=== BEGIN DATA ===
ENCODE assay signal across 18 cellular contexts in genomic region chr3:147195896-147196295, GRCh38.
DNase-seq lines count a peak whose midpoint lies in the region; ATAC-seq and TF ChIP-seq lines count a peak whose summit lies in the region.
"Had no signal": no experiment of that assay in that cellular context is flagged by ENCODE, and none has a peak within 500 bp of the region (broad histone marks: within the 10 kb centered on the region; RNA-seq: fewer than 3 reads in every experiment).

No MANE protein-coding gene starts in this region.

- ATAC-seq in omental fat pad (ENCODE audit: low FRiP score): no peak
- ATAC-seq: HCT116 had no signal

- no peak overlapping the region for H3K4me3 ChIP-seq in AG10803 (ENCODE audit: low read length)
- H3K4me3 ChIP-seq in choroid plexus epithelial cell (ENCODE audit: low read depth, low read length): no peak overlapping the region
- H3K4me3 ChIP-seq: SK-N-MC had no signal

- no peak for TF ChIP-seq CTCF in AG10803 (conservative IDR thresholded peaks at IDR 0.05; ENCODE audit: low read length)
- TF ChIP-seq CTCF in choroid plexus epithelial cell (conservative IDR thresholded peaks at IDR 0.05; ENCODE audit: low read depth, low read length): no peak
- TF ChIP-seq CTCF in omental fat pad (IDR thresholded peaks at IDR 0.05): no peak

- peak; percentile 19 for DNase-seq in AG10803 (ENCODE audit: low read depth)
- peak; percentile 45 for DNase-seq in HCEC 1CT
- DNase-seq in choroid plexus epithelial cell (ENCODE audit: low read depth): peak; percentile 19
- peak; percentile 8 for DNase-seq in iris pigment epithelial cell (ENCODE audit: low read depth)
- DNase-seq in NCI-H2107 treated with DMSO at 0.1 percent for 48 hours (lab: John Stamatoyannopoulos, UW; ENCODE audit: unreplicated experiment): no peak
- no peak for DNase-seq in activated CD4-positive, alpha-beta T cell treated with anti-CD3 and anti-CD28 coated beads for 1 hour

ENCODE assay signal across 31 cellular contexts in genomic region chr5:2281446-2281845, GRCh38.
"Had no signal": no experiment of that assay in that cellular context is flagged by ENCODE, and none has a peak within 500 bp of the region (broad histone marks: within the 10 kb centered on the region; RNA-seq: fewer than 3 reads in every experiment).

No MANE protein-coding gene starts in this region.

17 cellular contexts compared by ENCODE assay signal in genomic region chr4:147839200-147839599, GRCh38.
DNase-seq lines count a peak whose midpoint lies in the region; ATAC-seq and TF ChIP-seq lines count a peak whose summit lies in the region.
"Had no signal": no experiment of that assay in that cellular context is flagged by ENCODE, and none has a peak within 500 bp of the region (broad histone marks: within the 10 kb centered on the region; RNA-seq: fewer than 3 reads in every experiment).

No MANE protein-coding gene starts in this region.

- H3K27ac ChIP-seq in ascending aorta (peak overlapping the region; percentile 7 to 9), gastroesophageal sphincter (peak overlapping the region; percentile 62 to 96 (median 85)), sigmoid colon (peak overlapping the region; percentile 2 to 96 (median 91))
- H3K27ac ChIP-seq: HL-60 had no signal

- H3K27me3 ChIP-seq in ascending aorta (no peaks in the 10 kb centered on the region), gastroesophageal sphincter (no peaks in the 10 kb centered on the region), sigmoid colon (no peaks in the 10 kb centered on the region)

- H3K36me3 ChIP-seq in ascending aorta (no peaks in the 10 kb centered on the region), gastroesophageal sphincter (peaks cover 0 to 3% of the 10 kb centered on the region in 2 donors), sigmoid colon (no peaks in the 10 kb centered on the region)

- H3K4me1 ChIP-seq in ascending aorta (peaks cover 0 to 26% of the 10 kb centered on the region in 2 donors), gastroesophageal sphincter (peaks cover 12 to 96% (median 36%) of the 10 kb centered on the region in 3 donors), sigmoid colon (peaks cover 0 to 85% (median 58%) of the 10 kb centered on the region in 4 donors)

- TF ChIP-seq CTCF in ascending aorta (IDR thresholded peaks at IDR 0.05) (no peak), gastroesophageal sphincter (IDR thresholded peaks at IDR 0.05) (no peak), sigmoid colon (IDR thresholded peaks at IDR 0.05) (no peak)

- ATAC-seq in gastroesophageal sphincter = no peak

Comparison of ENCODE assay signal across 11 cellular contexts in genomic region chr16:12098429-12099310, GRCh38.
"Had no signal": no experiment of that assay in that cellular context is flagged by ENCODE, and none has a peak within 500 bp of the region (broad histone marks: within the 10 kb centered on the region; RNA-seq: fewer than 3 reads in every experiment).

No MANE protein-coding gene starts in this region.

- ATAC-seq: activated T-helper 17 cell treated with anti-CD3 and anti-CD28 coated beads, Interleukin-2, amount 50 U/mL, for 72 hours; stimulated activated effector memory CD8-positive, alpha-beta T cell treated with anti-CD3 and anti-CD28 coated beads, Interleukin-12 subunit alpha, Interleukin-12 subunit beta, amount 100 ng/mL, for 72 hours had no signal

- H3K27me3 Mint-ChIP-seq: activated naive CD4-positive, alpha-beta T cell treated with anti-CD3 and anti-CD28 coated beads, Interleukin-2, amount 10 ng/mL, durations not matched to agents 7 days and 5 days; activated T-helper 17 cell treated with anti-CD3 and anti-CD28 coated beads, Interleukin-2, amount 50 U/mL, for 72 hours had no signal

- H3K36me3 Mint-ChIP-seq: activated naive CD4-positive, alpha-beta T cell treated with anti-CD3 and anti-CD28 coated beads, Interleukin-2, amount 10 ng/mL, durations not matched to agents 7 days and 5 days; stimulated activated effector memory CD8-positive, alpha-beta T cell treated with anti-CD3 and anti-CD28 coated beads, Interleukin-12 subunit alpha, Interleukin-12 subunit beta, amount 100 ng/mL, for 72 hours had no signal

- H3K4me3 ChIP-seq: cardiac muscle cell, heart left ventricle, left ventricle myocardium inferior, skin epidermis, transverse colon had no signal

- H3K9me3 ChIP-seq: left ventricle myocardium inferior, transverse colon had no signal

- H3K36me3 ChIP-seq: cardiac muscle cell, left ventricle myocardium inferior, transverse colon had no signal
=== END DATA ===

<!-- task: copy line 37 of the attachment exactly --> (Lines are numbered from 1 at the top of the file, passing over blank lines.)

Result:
- H3K27me3 Mint-ChIP-seq: activated naive CD4-positive, alpha-beta T cell treated with anti-CD3 and anti-CD28 coated beads, Interleukin-2, amount 10 ng/mL, durations not matched to agents 7 days and 5 days; activated T-helper 17 cell treated with anti-CD3 and anti-CD28 coated beads, Interleukin-2, amount 50 U/mL, for 72 hours had no signal